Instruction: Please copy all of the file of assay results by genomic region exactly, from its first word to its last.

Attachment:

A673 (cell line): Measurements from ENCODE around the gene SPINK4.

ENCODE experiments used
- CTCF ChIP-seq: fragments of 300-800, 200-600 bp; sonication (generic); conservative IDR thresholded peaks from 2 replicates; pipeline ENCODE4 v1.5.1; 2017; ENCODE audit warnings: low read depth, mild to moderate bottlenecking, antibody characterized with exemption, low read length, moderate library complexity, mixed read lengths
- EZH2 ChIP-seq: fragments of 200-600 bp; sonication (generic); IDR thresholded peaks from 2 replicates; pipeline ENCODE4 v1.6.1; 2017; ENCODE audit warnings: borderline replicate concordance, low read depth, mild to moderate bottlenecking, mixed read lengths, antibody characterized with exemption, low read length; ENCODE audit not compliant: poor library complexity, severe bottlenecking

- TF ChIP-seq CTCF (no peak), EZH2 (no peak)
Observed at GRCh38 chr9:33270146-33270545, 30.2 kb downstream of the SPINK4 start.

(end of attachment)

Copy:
A673 (cell line): Measurements from ENCODE around the gene SPINK4.

ENCODE experiments used
- CTCF ChIP-seq: fragments of 300-800, 200-600 bp; sonication (generic); conservative IDR thresholded peaks from 2 replicates; pipeline ENCODE4 v1.5.1; 2017; ENCODE audit warnings: low read depth, mild to moderate bottlenecking, antibody characterized with exemption, low read length, moderate library complexity, mixed read lengths
- EZH2 ChIP-seq: fragments of 200-600 bp; sonication (generic); IDR thresholded peaks from 2 replicates; pipeline ENCODE4 v1.6.1; 2017; ENCODE audit warnings: borderline replicate concordance, low read depth, mild to moderate bottlenecking, mixed read lengths, antibody characterized with exemption, low read length; ENCODE audit not compliant: poor library complexity, severe bottlenecking

- TF ChIP-seq CTCF (no peak), EZH2 (no peak)
Observed at GRCh38 chr9:33270146-33270545, 30.2 kb downstream of the SPINK4 start.